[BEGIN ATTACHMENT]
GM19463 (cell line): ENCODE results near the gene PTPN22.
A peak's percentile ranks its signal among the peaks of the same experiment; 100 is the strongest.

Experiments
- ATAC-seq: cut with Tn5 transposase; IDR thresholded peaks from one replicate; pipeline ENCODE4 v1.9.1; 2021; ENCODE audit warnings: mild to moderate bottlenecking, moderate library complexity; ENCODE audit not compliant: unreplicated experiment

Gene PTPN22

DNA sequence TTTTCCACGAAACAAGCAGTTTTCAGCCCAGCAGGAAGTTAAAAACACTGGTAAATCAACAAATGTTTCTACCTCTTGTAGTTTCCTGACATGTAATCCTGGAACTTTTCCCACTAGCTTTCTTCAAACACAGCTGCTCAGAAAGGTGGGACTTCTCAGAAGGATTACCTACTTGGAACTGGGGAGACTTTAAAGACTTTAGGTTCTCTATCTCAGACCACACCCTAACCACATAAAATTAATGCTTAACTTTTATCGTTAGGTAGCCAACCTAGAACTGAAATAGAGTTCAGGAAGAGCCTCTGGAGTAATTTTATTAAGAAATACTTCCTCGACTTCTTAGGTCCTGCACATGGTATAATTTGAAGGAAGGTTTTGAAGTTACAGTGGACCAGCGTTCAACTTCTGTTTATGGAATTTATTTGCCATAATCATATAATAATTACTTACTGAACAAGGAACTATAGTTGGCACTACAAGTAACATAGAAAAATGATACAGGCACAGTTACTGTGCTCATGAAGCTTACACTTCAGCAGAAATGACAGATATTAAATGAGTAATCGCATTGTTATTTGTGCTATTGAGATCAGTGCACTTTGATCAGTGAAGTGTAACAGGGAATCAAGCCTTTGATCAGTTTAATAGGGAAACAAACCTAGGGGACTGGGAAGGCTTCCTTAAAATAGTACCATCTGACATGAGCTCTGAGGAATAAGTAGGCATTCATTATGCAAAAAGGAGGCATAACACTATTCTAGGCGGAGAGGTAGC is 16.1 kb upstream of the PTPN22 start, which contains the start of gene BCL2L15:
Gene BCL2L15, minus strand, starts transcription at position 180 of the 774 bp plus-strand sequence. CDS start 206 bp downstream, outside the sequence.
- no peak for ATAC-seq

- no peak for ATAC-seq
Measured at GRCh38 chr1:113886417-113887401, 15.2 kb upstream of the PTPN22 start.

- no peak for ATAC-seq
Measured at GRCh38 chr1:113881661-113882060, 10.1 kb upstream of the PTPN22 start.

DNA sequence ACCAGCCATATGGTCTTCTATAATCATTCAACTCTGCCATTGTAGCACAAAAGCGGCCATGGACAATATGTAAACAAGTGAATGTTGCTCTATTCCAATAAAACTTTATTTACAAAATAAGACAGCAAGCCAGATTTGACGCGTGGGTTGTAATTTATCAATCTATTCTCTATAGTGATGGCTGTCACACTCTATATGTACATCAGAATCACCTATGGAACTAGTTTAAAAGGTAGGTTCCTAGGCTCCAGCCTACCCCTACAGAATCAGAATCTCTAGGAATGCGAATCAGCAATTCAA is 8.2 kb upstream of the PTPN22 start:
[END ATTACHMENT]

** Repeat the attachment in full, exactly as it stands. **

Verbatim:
GM19463 (cell line): ENCODE results near the gene PTPN22.
A peak's percentile ranks its signal among the peaks of the same experiment; 100 is the strongest.

Experiments
- ATAC-seq: cut with Tn5 transposase; IDR thresholded peaks from one replicate; pipeline ENCODE4 v1.9.1; 2021; ENCODE audit warnings: mild to moderate bottlenecking, moderate library complexity; ENCODE audit not compliant: unreplicated experiment

Gene PTPN22

DNA sequence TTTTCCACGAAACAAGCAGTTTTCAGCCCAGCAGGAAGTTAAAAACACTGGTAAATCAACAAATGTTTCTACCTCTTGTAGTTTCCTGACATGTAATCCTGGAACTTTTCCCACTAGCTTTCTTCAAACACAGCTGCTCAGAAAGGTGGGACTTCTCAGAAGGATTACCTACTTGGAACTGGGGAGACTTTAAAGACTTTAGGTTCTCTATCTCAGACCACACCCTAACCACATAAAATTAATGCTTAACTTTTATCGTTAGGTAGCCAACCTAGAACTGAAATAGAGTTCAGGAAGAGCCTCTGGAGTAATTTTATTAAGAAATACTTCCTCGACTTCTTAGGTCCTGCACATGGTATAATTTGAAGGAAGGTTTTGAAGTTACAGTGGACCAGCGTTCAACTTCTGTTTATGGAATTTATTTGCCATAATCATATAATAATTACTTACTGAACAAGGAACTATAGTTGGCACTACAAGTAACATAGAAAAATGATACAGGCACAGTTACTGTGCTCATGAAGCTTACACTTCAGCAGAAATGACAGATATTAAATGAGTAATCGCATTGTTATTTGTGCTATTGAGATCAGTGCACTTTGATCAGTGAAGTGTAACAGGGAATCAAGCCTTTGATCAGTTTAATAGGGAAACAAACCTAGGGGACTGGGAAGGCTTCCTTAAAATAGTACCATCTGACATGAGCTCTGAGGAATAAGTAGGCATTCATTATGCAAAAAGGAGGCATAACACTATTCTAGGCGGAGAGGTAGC is 16.1 kb upstream of the PTPN22 start, which contains the start of gene BCL2L15:
Gene BCL2L15, minus strand, starts transcription at position 180 of the 774 bp plus-strand sequence. CDS start 206 bp downstream, outside the sequence.
- no peak for ATAC-seq

- no peak for ATAC-seq
Measured at GRCh38 chr1:113886417-113887401, 15.2 kb upstream of the PTPN22 start.

- no peak for ATAC-seq
Measured at GRCh38 chr1:113881661-113882060, 10.1 kb upstream of the PTPN22 start.

DNA sequence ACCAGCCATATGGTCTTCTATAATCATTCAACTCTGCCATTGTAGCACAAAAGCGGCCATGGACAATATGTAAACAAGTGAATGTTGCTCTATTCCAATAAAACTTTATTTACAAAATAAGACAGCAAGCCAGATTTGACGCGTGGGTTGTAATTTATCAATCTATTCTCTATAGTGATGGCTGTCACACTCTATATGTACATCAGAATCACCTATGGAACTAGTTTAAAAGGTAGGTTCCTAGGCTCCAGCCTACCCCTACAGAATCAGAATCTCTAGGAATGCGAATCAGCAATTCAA is 8.2 kb upstream of the PTPN22 start: